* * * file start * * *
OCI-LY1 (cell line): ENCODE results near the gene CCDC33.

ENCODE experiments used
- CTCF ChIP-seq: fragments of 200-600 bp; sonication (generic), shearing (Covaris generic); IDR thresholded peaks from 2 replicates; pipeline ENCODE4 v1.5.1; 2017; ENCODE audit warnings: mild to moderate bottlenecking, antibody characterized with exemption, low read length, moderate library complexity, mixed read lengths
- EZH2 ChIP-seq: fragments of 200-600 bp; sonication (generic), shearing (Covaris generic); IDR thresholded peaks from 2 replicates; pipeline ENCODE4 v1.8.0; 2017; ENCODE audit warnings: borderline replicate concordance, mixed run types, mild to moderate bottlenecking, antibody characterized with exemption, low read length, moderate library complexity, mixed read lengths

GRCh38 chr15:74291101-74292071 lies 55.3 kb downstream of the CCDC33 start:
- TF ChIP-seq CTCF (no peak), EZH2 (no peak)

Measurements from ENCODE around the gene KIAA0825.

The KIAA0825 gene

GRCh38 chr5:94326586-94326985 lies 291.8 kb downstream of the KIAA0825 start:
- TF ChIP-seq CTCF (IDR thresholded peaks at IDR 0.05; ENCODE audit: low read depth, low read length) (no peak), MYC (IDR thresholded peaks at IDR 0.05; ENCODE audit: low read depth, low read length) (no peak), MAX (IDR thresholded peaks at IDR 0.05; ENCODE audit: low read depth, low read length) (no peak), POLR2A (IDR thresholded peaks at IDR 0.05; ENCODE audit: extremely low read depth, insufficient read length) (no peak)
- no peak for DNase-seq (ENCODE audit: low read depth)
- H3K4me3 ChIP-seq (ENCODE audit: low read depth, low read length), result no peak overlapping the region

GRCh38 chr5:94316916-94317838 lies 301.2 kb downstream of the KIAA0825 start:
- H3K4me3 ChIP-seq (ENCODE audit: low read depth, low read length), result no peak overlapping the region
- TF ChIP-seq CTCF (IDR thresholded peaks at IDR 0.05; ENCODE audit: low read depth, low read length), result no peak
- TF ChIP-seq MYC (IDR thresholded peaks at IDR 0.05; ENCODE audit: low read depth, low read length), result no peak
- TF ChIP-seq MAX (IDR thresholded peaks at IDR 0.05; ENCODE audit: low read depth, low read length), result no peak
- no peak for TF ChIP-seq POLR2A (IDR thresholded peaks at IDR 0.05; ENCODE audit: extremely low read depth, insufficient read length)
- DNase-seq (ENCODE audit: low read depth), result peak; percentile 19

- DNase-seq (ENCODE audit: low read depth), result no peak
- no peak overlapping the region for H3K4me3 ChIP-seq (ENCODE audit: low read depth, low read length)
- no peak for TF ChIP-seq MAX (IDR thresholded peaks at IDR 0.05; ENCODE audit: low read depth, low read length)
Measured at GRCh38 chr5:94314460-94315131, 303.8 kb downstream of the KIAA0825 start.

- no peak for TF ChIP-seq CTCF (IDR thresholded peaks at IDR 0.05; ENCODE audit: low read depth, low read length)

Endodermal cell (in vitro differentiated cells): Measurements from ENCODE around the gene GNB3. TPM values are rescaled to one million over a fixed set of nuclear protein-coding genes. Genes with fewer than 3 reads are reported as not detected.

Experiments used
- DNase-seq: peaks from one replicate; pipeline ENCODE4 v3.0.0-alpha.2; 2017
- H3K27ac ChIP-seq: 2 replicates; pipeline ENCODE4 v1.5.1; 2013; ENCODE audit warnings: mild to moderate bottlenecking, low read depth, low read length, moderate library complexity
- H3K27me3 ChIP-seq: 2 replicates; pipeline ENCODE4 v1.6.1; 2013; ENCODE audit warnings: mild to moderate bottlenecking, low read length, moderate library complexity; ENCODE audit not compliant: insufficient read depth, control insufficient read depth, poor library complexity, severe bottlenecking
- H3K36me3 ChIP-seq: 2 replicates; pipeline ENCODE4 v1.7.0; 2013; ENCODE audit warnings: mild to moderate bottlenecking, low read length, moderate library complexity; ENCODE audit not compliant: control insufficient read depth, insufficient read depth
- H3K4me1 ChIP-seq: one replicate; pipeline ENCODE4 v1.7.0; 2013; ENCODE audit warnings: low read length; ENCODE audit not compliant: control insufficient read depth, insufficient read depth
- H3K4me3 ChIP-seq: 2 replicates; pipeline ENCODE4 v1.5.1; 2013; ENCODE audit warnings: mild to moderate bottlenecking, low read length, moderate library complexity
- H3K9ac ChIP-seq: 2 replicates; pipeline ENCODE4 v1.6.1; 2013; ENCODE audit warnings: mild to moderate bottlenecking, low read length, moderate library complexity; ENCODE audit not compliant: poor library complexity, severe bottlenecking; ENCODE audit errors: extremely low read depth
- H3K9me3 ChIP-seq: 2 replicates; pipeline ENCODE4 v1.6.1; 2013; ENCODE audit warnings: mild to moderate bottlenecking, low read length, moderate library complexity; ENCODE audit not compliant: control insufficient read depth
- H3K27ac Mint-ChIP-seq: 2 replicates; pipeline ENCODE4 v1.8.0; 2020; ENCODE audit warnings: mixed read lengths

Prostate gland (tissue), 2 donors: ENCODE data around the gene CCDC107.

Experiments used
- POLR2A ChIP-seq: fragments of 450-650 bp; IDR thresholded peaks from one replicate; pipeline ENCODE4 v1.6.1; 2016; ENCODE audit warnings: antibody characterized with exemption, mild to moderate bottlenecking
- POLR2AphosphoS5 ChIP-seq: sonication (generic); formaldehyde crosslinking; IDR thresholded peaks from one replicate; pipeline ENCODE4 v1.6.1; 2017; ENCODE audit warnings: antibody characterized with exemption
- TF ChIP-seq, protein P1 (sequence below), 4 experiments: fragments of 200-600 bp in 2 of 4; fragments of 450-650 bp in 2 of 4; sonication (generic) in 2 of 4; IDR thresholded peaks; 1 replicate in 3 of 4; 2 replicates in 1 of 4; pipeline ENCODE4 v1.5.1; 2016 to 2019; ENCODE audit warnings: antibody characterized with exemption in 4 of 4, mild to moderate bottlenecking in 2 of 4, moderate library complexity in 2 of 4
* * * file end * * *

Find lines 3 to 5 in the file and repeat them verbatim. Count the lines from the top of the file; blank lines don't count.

- CTCF ChIP-seq: fragments of 200-600 bp; sonication (generic), shearing (Covaris generic); IDR thresholded peaks from 2 replicates; pipeline ENCODE4 v1.5.1; 2017; ENCODE audit warnings: mild to moderate bottlenecking, antibody characterized with exemption, low read length, moderate library complexity, mixed read lengths
- EZH2 ChIP-seq: fragments of 200-600 bp; sonication (generic), shearing (Covaris generic); IDR thresholded peaks from 2 replicates; pipeline ENCODE4 v1.8.0; 2017; ENCODE audit warnings: borderline replicate concordance, mixed run types, mild to moderate bottlenecking, antibody characterized with exemption, low read length, moderate library complexity, mixed read lengths

GRCh38 chr15:74291101-74292071 lies 55.3 kb downstream of the CCDC33 start: